Downgrading RBC’s forecast for Canada's housing market


The economic climate is growing more unfavorable for the Canadian real estate industry. With inflation hitting four-decade highs and anticipated to climb further in the near future, the Bank of Canada has adopted a more aggressive strategy that, according to RBC, will result in its policy interest rate reaching restrictive levels by September. This will make people less likely to buy, especially in British Columbia and Ontario, where money is tight.

The first signs of a market decline occurred soon after the bank initiated its March rate rise. RBC believes that the downturn will continue over the next several months, with sales activity and property prices falling below expectations. We expect that resale home sales in Canada will decrease by over 23% this year and 15% next year, and that the national benchmark price will fall by more than 12% from its peak to its trough by the second quarter of 2023. RBC predicts a wide range of regional results, with bigger drops in the more expensive and interest-sensitive areas and more stability in the less expensive ones.

Bank of Canada Building

The hefty 100 basis point increase in interest rates implemented by their central bank on July 13 will surely accelerate the market’s short-term cooling phase. Despite the fact that the decision will not necessarily result in a higher terminal point—the RBC still anticipates that the overnight rate will reach 3.25% by October—it is a significant blow to borrowers that will derail or postpone the ambitions of a great number of prospective buyers to acquire a home. The rise almost pushed variable mortgage rates to parity with fixed mortgage rates, denying buyers access to extremely cheap borrowing costs.

Rising rates have a significant influence on the affordability of housing. By the time the Bank of Canada is through, RBC’s national affordability index may be at its lowest level ever, with Vancouver, Toronto, Victoria, and other expensive locations in the lead. As a result, RBC anticipates that demand in Ontario and some regions of British Columbia will continue to drop. Things will also grow more difficult in other Canadian areas, but to a lesser degree due to relatively more affordable starting places and less interest rate sensitivity. Higher qualification rates for the mortgage stress test will discourage overextended buyers throughout the country. And if interest rates go up for customers, the amount they can borrow and the most they can spend on a house will go down.

Bank of Canada

RBC forecasts a 17% reduction in Canadian home resales by early 2020, after a 19% drop in the second quarter and 13% drops in the first quarters of 2021 and 2022. This 42% decline (from record high levels) since the beginning of 2021 would exceed the peak-to-trough declines of all four preceding national recessions (33% in 1981-1982, 33% in 1989-1990, 38% in 2008-2009, and -20% in 2016-2018).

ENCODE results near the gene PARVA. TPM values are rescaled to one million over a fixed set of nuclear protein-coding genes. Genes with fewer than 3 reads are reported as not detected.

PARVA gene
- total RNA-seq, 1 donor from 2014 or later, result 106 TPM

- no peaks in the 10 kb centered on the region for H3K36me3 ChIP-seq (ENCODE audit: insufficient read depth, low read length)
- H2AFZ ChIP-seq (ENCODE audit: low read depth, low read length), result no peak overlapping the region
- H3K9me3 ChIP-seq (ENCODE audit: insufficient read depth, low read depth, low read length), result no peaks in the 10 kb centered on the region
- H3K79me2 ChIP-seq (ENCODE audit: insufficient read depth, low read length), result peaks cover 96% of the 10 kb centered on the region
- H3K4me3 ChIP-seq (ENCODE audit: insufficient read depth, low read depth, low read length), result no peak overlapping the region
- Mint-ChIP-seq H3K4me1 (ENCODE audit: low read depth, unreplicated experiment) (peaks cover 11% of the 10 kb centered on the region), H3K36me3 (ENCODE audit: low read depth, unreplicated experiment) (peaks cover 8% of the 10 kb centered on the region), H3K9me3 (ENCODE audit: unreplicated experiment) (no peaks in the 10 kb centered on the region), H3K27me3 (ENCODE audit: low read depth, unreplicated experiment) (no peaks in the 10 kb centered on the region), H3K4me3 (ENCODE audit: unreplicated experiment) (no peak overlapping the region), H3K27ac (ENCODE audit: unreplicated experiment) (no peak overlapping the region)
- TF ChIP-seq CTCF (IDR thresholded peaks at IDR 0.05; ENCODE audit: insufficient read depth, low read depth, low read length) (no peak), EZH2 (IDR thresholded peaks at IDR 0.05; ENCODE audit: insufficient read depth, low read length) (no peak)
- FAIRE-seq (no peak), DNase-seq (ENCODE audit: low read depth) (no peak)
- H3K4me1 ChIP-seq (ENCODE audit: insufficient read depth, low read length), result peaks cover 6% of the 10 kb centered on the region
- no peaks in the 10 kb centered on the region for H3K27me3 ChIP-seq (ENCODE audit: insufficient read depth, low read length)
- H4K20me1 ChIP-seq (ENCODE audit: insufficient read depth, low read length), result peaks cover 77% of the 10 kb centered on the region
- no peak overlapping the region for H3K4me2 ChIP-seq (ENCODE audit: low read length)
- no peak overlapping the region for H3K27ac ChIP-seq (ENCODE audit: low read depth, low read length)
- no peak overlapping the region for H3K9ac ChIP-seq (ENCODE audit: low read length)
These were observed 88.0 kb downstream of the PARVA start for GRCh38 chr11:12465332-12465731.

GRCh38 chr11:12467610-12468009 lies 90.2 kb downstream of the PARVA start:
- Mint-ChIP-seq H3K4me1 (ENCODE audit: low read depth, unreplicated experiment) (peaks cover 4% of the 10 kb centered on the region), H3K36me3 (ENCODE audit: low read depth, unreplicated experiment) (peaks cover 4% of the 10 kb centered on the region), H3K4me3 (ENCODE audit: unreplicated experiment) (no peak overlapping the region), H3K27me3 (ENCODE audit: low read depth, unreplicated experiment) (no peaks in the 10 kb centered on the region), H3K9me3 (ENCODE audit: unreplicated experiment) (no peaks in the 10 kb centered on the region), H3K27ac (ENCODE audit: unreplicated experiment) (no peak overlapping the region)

As a consequence of a steep reduction in demand and a serious affordability issue in some parts of the country, RBC thinks prices will have to fall. RBC anticipates that the RPS national composite home price index will fall by more than 12% by the start of 2023. This slump would also be the most severe of the previous five national recessions. The magnitude of the modification is projected to be larger for other price measures. As buyers seek more affordable options, the average price of homes sold in Canada, for example, might decline by 17% or more (quarterly) due to a shift in the sales mix toward less costly locales and housing types. Between the first and second quarters of this year, the average price fell 8.6%, with notable drops in Ontario (-7.6%) and British Columbia (-8.1%) (-4.9%).


RBC believes purchasers in expensive locations are the most vulnerable to interest rates and will suffer the most in the future. In 2022 and 2023, RBS forecasted that house resales in British Columbia and Ontario would collectively decrease by 45% and 38%, respectively, setting the groundwork for a home price index slide in both provinces exceeding 14% from quarterly peak to trough. The collapse would be comparable to that of the early 1990s in Ontario (when resale prices fell 41% and resale volume fell 15%), but it would be far less severe than that of the early 1980s in British Columbia (when resales slumped 62% and prices fell 27%). While RBC anticipates that resale activity will decline by more than 20% in every other province this year and next (from all-time record levels), it forecasts that prices will remain steady in the nation’s more affordable regions. RBC anticipates that prices will decrease by less than 3% in Alberta and Saskatchewan and between 5 and 8% in the majority of other provinces during the first half of 2023.

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